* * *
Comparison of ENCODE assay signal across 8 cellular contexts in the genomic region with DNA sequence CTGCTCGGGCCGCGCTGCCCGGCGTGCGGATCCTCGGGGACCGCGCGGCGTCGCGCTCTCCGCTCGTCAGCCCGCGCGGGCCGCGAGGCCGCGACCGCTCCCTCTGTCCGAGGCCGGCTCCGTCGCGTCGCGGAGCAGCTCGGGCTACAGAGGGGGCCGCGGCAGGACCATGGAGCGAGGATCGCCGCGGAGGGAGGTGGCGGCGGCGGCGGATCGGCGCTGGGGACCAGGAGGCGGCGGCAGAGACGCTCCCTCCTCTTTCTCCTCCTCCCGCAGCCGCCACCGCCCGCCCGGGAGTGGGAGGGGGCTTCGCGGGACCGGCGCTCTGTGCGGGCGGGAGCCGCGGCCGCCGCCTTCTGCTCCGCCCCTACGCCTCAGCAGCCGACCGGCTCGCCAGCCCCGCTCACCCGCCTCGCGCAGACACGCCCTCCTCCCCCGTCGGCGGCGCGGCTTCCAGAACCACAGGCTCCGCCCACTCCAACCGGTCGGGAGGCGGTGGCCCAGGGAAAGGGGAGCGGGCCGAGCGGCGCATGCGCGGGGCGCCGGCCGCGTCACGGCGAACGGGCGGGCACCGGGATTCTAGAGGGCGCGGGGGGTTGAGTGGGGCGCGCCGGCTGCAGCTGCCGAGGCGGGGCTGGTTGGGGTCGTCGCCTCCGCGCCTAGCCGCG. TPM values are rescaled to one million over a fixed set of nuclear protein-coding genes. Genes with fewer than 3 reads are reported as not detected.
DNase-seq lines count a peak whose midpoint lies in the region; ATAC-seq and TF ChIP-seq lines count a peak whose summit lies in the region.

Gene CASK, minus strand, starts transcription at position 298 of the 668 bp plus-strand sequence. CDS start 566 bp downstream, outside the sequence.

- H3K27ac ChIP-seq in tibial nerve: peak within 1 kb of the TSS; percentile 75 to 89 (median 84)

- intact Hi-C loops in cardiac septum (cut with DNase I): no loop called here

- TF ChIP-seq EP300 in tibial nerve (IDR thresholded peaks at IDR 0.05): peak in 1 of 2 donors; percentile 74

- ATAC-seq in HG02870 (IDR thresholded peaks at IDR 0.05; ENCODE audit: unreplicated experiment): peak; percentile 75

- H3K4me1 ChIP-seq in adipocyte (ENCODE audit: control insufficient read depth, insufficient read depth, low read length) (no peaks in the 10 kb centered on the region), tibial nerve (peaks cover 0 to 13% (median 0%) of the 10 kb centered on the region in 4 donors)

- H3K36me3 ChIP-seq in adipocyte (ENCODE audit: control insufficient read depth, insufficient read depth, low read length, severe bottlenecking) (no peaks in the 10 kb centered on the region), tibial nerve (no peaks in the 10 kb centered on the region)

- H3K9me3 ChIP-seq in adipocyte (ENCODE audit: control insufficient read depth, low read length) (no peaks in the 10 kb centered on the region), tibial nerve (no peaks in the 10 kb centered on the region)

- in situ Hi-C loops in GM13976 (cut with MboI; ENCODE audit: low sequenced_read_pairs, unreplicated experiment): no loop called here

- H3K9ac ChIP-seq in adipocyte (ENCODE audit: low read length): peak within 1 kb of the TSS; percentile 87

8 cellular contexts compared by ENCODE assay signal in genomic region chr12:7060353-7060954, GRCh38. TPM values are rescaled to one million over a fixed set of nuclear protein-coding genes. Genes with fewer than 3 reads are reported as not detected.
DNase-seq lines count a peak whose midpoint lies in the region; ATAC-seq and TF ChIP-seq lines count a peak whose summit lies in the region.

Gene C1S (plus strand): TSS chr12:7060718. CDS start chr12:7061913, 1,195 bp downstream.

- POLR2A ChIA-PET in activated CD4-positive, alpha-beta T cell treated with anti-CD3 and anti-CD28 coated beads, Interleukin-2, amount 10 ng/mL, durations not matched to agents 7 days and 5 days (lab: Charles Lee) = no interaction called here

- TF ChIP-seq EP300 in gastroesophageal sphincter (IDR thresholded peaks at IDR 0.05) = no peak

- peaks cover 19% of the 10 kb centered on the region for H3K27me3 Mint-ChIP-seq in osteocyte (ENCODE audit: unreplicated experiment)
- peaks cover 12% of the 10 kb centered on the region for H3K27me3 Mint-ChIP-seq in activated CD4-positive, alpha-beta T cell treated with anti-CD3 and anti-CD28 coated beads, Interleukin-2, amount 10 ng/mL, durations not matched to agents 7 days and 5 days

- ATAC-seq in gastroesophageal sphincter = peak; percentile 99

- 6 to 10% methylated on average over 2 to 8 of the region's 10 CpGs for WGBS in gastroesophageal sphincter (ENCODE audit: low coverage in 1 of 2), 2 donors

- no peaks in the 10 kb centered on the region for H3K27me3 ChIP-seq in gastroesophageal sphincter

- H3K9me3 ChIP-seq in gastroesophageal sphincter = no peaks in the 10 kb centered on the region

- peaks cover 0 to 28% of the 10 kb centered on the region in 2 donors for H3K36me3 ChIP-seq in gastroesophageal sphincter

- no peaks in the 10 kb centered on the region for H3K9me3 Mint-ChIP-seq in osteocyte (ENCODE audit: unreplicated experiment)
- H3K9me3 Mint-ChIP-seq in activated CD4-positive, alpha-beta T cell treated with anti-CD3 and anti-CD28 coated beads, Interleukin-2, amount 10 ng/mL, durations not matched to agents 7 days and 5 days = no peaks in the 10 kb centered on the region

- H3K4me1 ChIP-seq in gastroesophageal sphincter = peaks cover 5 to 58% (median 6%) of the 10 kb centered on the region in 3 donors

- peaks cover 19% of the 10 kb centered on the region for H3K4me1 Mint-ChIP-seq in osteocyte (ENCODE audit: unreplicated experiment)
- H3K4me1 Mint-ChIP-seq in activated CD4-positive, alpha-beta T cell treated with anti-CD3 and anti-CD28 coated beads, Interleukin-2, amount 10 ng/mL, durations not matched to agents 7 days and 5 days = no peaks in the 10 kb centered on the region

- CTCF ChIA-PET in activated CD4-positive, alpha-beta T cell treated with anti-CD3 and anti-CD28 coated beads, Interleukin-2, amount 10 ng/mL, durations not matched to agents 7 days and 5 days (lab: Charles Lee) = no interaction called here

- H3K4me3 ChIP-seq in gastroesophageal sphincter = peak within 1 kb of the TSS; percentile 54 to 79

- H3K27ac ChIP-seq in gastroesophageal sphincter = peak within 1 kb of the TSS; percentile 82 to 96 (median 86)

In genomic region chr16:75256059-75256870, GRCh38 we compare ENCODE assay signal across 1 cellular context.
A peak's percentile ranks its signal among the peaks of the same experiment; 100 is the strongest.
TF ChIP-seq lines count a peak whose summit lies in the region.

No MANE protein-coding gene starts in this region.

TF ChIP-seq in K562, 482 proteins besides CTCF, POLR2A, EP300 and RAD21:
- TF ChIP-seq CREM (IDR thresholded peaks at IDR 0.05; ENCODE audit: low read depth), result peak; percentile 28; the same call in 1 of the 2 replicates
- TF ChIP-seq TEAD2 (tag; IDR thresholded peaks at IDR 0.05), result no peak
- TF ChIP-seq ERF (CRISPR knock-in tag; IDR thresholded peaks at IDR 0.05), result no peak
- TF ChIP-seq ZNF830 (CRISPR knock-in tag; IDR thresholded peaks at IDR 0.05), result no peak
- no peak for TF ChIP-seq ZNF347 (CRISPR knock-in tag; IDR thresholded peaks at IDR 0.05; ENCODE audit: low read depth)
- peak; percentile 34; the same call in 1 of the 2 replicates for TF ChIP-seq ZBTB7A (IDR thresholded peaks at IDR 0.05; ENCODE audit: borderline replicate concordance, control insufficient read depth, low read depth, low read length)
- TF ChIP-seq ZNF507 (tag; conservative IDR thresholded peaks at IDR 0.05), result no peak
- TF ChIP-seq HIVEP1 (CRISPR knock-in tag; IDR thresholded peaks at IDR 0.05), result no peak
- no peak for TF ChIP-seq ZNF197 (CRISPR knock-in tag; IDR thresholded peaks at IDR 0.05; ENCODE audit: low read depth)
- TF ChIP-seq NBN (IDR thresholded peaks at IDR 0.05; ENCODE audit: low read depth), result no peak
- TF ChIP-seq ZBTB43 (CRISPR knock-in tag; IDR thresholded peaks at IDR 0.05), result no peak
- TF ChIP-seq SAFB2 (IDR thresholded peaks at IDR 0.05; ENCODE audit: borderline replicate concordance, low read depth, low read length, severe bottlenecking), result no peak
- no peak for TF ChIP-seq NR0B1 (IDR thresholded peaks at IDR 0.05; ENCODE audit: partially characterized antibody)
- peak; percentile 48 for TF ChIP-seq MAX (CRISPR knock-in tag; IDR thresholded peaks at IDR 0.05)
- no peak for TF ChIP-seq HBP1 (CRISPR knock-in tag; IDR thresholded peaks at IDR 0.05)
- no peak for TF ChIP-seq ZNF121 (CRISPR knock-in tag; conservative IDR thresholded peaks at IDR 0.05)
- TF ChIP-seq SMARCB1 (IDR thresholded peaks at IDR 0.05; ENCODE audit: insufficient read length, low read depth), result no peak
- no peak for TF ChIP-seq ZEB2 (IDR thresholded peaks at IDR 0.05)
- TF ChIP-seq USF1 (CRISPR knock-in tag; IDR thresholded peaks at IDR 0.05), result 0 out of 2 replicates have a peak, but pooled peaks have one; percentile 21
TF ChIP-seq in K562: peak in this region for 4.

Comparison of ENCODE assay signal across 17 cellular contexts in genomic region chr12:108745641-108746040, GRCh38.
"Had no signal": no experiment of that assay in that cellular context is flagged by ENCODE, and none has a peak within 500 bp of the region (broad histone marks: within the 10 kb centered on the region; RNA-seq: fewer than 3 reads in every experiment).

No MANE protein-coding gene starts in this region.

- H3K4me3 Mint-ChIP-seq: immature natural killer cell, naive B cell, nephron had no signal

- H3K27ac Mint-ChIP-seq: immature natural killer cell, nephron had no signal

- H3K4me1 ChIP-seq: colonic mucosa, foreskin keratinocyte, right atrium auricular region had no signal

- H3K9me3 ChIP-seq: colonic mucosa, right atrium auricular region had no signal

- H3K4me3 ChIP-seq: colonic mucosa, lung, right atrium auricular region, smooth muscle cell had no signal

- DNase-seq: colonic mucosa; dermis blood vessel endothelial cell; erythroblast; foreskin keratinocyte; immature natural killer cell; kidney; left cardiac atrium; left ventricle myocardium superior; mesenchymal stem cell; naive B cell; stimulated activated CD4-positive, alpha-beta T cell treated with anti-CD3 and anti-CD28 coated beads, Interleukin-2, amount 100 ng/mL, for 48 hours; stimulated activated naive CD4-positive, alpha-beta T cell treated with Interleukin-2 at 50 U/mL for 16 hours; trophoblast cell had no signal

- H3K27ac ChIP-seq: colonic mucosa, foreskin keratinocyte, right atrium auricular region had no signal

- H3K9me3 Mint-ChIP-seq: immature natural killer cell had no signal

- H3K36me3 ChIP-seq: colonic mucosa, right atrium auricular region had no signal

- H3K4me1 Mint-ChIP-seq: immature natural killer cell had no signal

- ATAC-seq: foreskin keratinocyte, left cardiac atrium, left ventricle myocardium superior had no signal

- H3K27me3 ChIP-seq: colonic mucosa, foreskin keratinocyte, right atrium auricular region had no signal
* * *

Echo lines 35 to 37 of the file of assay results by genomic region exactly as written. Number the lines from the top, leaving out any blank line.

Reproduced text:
TF ChIP-seq lines count a peak whose summit lies in the region.

No MANE protein-coding gene starts in this region.

TF ChIP-seq in K562, 482 proteins besides CTCF, POLR2A, EP300 and RAD21: